WWF Greater Mekong statement on WJC report, “Rapid assessment of the impact of COVID-19 on wildlife trafficking” | WWF
WWF Greater Mekong statement on WJC report, “Rapid assessment of the impact of COVID-19 on wildlife trafficking”

Posted on 30 April 2020

The Wildlife Justice Commission (WJC) has released a study that shows that, while travel restrictions and border closures due to COVID-19 have reduced the volume of wildlife contraband currently being trafficked, we need to be ready for the resumption of trafficking once restrictions are lifted.
WWF Greater Mekong commends the Wildlife Justice Commission (WJC) for a timely report on the impacts of travel restrictions and border closures due to COVID-19 on wildlife trafficking in the Mekong region. 

WJC investigations found a temporary reduction in the volume of wildlife contraband being trafficked due to travel and transport restrictions, reduced numbers of travelers, and border closures. However, the report warns that high-level criminal networks will resume their operations to previous levels once restrictions are lifted. 

The report notes that traffickers are stockpiling elephant ivory and pangolin scales in Lao PDR, Cambodia and Vietnam. It also highlights the adaptability of traffickers, who have switched to moving contraband to the region by sea and within the region by road to circumvent the restrictions on air travel. 

“This report shows that increased border control does deter traffickers, but that this high level of vigilance must be maintained or these resourceful criminal syndicates will simply resume their activities,” said K. Yoganand, Regional Lead for Wildlife and Wildlife Crime, WWF-Greater Mekong. “We urge the Greater Mekong countries to scale-up intelligence-led law enforcement, including placing extra resources on road border crossings and sea ports.”

WWF currently implements a project with US Government funding to advance the capacity of Provincial Wildlife Enforcement Networks (P-WEN) in the Golden Triangle provinces of Myanmar, Thailand and Laos, to counter wildlife trafficking. The project has facilitated the signing of three bilateral agreements between P-WENs to work together on patrolling locations of high trafficking risk, conducting joint enforcement actions, and sharing intelligence.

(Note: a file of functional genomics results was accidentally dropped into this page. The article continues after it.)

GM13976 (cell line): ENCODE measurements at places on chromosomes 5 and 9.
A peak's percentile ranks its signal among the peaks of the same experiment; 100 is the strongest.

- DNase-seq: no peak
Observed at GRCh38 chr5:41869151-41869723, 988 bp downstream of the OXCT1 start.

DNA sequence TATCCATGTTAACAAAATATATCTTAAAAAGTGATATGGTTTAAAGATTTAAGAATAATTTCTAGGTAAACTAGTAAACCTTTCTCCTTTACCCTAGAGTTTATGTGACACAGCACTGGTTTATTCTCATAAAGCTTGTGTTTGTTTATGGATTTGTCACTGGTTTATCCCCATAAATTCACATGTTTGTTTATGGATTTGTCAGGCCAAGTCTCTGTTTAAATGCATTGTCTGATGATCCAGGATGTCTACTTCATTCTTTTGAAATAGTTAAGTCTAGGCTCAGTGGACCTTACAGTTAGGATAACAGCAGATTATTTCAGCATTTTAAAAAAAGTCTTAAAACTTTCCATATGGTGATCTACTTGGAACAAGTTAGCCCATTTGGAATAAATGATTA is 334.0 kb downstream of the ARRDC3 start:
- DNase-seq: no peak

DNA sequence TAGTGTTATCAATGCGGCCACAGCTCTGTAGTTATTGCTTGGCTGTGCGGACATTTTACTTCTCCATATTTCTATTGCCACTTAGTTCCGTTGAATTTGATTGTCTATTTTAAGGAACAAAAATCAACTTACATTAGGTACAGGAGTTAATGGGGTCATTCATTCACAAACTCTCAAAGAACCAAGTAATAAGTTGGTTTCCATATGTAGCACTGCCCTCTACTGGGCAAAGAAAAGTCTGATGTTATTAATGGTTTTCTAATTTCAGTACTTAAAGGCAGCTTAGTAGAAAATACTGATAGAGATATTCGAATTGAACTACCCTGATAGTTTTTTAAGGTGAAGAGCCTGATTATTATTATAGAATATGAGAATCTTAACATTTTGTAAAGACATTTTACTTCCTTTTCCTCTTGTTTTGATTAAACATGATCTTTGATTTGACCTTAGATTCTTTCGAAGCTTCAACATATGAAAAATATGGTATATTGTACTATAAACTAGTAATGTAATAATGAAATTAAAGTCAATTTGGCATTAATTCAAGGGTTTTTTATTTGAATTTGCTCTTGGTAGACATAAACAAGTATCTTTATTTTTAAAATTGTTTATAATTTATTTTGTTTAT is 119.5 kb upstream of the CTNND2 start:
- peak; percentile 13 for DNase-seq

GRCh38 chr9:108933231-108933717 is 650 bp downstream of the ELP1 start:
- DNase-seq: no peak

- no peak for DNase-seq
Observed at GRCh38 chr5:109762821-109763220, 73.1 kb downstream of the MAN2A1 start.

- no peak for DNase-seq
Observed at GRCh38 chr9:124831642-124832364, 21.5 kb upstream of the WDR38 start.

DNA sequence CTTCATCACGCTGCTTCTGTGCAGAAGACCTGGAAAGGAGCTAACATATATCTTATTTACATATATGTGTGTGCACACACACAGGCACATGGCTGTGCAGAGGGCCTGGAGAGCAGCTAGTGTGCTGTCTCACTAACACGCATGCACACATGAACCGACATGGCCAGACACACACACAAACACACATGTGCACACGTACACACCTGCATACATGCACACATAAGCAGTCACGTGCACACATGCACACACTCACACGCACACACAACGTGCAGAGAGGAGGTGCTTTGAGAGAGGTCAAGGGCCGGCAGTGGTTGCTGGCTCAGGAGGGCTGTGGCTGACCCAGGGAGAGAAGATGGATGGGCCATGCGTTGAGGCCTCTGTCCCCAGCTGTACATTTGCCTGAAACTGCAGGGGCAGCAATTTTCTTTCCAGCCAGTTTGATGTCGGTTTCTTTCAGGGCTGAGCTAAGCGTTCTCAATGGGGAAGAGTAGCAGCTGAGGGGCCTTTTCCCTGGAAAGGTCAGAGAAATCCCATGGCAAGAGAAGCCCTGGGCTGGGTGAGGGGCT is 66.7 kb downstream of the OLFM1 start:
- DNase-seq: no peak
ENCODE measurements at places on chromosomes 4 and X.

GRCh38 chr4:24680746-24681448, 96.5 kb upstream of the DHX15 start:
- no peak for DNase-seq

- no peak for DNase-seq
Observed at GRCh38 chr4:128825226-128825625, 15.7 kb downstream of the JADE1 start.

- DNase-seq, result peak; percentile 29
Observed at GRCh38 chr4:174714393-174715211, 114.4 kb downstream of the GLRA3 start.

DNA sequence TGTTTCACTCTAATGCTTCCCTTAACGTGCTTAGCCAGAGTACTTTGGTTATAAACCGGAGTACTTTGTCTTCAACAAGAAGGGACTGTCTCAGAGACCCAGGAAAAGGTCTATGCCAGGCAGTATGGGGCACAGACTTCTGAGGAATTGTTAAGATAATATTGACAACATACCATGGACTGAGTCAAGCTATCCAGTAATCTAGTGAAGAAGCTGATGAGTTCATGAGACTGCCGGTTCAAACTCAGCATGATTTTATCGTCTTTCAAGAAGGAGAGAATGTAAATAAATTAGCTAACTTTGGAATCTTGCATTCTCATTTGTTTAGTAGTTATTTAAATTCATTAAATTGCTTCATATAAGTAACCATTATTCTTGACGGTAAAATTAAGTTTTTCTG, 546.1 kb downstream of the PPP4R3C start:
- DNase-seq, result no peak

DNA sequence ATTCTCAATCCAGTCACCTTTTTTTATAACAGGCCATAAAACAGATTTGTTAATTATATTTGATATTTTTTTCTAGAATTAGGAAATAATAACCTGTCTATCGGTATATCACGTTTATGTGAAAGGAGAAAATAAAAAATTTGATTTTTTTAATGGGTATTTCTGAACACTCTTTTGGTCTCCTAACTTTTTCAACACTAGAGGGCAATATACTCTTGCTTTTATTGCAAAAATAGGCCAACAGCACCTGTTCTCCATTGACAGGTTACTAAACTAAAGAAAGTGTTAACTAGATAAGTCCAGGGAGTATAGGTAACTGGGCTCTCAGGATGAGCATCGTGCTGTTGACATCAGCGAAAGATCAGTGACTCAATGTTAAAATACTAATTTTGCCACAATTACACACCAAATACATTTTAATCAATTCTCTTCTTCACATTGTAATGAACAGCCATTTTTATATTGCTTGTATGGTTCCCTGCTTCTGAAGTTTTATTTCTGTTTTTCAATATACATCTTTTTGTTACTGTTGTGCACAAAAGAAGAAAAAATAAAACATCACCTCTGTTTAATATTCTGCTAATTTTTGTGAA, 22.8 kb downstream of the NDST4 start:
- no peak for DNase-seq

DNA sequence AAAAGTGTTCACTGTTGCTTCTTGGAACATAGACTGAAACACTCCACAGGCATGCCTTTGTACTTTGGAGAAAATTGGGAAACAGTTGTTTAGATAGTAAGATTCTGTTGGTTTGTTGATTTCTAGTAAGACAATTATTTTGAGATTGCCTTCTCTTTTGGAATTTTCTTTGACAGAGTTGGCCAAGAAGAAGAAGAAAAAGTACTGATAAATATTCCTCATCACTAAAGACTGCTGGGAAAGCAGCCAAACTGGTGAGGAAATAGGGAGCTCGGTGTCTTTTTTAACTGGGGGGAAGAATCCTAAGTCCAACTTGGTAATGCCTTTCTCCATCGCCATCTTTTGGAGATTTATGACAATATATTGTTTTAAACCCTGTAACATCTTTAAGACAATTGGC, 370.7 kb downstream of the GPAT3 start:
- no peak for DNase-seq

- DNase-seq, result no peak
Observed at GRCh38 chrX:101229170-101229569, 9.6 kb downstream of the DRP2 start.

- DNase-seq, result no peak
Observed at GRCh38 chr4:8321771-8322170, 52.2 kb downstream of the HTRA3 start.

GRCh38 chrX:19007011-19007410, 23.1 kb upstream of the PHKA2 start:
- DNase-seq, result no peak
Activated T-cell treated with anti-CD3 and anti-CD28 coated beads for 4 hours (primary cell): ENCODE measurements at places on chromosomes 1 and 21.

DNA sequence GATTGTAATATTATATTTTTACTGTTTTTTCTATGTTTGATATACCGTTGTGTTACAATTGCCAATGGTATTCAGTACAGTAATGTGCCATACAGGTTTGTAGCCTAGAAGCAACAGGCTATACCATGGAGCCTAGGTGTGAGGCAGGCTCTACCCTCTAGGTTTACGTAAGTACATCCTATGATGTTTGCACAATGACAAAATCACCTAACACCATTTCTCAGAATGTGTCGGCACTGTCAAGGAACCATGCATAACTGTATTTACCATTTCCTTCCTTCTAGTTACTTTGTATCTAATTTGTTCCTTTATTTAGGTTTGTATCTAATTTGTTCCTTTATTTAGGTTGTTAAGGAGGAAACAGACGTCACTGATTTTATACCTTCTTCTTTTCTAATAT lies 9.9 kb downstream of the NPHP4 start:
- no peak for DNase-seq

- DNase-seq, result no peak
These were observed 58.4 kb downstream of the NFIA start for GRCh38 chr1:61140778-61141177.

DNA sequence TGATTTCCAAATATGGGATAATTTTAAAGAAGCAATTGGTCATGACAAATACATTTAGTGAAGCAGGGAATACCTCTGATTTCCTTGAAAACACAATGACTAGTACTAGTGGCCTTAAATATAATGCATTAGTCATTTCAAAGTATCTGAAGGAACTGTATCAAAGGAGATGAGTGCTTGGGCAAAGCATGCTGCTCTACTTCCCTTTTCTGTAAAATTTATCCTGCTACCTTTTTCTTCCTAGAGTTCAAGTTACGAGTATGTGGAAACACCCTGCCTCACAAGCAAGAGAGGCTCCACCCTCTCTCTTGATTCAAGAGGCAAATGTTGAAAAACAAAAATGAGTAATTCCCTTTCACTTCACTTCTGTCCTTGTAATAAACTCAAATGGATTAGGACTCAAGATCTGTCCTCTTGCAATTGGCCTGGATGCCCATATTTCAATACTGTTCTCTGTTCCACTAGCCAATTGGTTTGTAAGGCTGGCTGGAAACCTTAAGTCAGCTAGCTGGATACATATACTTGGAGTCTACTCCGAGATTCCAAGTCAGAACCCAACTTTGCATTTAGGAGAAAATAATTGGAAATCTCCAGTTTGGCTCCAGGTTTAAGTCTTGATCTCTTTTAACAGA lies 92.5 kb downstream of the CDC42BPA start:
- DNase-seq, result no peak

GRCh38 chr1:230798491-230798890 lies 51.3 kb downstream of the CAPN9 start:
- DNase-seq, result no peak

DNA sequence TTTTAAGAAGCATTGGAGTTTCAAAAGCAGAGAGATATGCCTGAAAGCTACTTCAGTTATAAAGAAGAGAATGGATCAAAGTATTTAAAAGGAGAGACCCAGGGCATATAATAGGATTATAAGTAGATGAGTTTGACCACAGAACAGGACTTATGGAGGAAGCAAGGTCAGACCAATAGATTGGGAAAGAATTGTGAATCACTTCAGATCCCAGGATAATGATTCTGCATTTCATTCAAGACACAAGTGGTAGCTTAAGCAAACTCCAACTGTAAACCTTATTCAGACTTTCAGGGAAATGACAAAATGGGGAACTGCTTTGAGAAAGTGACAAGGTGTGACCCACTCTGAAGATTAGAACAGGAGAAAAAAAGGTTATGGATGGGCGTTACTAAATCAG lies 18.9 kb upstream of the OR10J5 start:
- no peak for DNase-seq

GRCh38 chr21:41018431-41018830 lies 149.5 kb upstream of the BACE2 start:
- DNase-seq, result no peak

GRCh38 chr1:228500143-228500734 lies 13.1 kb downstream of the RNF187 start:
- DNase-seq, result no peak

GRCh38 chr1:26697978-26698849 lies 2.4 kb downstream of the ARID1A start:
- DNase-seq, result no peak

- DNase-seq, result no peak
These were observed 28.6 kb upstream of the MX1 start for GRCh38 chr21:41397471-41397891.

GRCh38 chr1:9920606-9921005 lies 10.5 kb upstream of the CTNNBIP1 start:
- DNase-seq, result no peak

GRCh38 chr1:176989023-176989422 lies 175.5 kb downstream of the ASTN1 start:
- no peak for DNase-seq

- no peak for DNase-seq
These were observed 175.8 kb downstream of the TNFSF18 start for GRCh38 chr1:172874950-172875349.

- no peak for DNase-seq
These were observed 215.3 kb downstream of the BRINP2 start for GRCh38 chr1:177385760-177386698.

“This report comes at a critical time. As COVID-19 has shown, the global trafficking in wildlife not only threatens the species trafficked but presents a massive health and economic risk to us all. Ending this trafficking is essential if we are to avoid the next pandemic, and we will work with our partners in the P-WENs to do our part,” said Jedsada Taweekan, Regional Illegal Wildlife Trade Program Manager,  WWF-Greater Mekong.

WWF stands ready to support national wildlife law enforcement agencies to ensure that wildlife criminals cannot go back to business as usual in a post COVID-19 world.

Read the report.
Read the WJC media relese.
Pangolins are the most poached and trafficked species on our planet. In some parts of Asia their scales are believed to have an array of health benefits, despite the fact they consist of keratin - the very same substance as our own fingernails. When threatened, a pangolin’s defence mechanism is to curl up into a ball. This has made them easy targets for poachers.
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